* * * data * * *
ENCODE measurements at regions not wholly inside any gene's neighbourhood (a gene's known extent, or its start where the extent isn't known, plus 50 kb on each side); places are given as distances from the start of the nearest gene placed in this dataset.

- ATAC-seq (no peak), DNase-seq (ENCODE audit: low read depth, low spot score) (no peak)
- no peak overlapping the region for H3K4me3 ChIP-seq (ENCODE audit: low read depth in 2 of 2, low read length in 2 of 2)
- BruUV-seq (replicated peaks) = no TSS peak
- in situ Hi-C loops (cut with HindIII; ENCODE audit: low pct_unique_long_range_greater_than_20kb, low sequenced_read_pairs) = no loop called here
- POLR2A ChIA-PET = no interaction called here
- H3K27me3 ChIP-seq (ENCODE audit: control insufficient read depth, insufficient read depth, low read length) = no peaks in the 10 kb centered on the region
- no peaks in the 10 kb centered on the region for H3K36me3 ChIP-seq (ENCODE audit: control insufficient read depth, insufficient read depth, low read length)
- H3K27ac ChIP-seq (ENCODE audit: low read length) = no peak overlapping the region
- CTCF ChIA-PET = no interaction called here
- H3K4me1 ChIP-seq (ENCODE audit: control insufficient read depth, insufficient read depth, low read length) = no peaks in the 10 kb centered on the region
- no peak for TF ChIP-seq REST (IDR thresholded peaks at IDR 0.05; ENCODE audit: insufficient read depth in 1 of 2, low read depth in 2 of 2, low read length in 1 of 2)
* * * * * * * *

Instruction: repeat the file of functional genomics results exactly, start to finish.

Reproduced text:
ENCODE measurements at regions not wholly inside any gene's neighbourhood (a gene's known extent, or its start where the extent isn't known, plus 50 kb on each side); places are given as distances from the start of the nearest gene placed in this dataset.

- ATAC-seq (no peak), DNase-seq (ENCODE audit: low read depth, low spot score) (no peak)
- no peak overlapping the region for H3K4me3 ChIP-seq (ENCODE audit: low read depth in 2 of 2, low read length in 2 of 2)
- BruUV-seq (replicated peaks) = no TSS peak
- in situ Hi-C loops (cut with HindIII; ENCODE audit: low pct_unique_long_range_greater_than_20kb, low sequenced_read_pairs) = no loop called here
- POLR2A ChIA-PET = no interaction called here
- H3K27me3 ChIP-seq (ENCODE audit: control insufficient read depth, insufficient read depth, low read length) = no peaks in the 10 kb centered on the region
- no peaks in the 10 kb centered on the region for H3K36me3 ChIP-seq (ENCODE audit: control insufficient read depth, insufficient read depth, low read length)
- H3K27ac ChIP-seq (ENCODE audit: low read length) = no peak overlapping the region
- CTCF ChIA-PET = no interaction called here
- H3K4me1 ChIP-seq (ENCODE audit: control insufficient read depth, insufficient read depth, low read length) = no peaks in the 10 kb centered on the region
- no peak for TF ChIP-seq REST (IDR thresholded peaks at IDR 0.05; ENCODE audit: insufficient read depth in 1 of 2, low read depth in 2 of 2, low read length in 1 of 2)